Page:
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Research Article

The Merkel Cell Polyomavirus Minor Capsid Protein

  • Rachel M. Schowalter,

    Affiliation: Tumor Virus Molecular Biology Section, Laboratory of Cellular Oncology, Center for Cancer Research, National Cancer Institute, National Institutes of Health, Bethesda, Maryland, United States of America

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  • Christopher B. Buck mail

    buckc@mail.nih.gov

    Affiliation: Tumor Virus Molecular Biology Section, Laboratory of Cellular Oncology, Center for Cancer Research, National Cancer Institute, National Institutes of Health, Bethesda, Maryland, United States of America

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  • Published: August 22, 2013
  • DOI: 10.1371/journal.ppat.1003558

Abstract

The surface of polyomavirus virions is composed of pentameric knobs of the major capsid protein, VP1. In previously studied polyomavirus species, such as SV40, two interior capsid proteins, VP2 and VP3, emerge from the virion to play important roles during the infectious entry process. Translation of the VP3 protein initiates at a highly conserved Met-Ala-Leu motif within the VP2 open reading frame. Phylogenetic analyses indicate that Merkel cell polyomavirus (MCV or MCPyV) is a member of a divergent clade of polyomaviruses that lack the conserved VP3 N-terminal motif. Consistent with this observation, we show that VP3 is not detectable in MCV-infected cells, VP3 is not found in native MCV virions, and mutation of possible alternative VP3-initiating methionine codons did not significantly affect MCV infectivity in culture. In contrast, VP2 knockout resulted in a >100-fold decrease in native MCV infectivity, despite normal virion assembly, viral DNA packaging, and cell attachment. Although pseudovirus-based experiments confirmed that VP2 plays an essential role for infection of some cell lines, other cell lines were readily transduced by pseudovirions lacking VP2. In cell lines where VP2 was needed for efficient infectious entry, the presence of a conserved myristoyl modification on the N-terminus of VP2 was important for its function. The results show that a single minor capsid protein, VP2, facilitates a post-attachment stage of MCV infectious entry into some, but not all, cell types.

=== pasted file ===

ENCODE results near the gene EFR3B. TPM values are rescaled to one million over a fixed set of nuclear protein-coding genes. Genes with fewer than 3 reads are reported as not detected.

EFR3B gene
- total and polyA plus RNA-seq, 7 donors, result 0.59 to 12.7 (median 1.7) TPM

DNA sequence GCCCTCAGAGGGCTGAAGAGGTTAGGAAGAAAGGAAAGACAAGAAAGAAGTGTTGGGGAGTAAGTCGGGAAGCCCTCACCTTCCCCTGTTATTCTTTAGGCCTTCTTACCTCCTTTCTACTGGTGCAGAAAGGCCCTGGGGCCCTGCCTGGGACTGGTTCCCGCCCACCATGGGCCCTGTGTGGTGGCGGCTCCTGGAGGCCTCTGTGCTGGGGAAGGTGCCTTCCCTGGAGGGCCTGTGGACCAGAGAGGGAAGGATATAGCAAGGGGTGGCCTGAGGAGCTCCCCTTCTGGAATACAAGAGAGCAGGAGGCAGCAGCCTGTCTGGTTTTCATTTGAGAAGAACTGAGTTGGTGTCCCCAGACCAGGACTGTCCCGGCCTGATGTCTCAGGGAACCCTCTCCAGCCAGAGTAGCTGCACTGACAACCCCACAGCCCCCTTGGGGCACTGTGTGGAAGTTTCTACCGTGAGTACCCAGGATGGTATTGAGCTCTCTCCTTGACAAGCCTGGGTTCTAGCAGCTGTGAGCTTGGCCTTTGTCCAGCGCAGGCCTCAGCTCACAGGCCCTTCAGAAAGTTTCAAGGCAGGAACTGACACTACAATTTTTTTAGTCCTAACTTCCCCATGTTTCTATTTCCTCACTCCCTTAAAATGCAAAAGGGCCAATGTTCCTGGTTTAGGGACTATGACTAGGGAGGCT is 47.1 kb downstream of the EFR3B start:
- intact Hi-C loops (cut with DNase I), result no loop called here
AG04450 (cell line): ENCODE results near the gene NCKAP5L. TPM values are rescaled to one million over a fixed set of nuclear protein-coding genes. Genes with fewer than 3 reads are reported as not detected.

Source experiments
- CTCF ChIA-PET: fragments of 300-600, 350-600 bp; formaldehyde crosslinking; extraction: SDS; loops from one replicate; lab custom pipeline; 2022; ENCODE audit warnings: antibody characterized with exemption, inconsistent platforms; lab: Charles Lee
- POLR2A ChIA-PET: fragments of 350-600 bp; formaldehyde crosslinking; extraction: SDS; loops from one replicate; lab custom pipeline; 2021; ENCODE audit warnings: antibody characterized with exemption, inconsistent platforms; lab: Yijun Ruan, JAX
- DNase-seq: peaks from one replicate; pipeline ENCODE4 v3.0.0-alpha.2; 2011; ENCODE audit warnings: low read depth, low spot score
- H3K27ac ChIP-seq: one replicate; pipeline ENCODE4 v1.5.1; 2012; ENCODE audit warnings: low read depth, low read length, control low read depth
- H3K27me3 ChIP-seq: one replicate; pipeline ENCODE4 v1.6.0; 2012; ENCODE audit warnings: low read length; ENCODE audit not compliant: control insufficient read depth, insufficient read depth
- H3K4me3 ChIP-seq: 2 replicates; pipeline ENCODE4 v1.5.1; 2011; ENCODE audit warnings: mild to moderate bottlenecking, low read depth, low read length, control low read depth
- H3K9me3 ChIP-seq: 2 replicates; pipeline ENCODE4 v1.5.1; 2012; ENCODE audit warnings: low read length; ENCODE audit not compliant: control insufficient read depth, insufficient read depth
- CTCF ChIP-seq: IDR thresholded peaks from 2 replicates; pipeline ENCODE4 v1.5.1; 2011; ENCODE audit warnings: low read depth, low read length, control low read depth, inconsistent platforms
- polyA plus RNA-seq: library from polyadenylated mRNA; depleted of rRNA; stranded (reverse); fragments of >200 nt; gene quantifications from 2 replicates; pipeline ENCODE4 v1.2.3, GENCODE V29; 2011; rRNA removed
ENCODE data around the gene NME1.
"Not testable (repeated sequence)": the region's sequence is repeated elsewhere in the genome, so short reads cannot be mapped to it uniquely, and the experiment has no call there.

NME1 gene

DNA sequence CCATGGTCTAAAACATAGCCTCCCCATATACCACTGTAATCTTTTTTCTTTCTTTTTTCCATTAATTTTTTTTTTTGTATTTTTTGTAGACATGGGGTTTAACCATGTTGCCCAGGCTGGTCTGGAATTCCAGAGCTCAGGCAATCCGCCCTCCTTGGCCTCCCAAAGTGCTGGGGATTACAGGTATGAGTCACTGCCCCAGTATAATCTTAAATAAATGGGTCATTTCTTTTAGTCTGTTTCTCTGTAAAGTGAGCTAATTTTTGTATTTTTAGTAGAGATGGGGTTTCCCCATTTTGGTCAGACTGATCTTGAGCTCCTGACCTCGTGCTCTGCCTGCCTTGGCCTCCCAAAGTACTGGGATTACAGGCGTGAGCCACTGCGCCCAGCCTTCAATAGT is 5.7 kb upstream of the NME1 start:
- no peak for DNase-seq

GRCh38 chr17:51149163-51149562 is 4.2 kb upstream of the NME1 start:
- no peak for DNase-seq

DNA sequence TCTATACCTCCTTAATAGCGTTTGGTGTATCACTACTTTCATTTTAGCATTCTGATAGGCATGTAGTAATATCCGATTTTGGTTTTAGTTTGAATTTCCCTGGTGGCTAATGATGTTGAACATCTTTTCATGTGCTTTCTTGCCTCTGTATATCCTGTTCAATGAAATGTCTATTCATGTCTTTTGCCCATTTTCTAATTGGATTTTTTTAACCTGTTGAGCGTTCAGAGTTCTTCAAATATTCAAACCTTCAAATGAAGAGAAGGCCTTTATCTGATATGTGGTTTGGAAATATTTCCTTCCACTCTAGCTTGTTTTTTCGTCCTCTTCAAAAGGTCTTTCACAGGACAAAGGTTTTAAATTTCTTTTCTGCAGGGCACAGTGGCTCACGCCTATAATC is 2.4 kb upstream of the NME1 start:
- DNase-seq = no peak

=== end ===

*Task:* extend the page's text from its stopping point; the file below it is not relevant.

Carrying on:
Author Summary

Merkel cell polyomavirus (MCV or MCPyV) is a recently discovered member of the viral family Polyomaviridae. The virus plays a causal role in Merkel cell carcinoma, a highly lethal form of skin cancer. MCV encodes a major capsid protein, VP1, which forms the non-enveloped surface of the virion. Other polyomavirus species encode two minor capsid proteins, VP2 and VP3, which associate with the inner surface of the capsid and facilitate infectious entry. In this report we show that MCV does not have a VP3 minor capsid protein. Sequence analyses suggest that more than a quarter of known polyomavirus species share MCV's lack of a VP3 protein. In contrast to VP3, VP2-knockout MCV mutants displayed dramatically reduced infectivity. Consistent with native virion findings, MCV pseudovirions lacking VP2 or carrying mutations in the VP2 myristoylation motif displayed reduced infectivity on several cell lines. Puzzlingly, MCV pseudoviruses lacking VP2 successfully transduced other cell lines with high efficiency. Taken together, the data show that the lone MCV minor capsid protein, VP2, plays an important role during infectious entry into some cell types, but is dispensable for entry into other cell types.

Introduction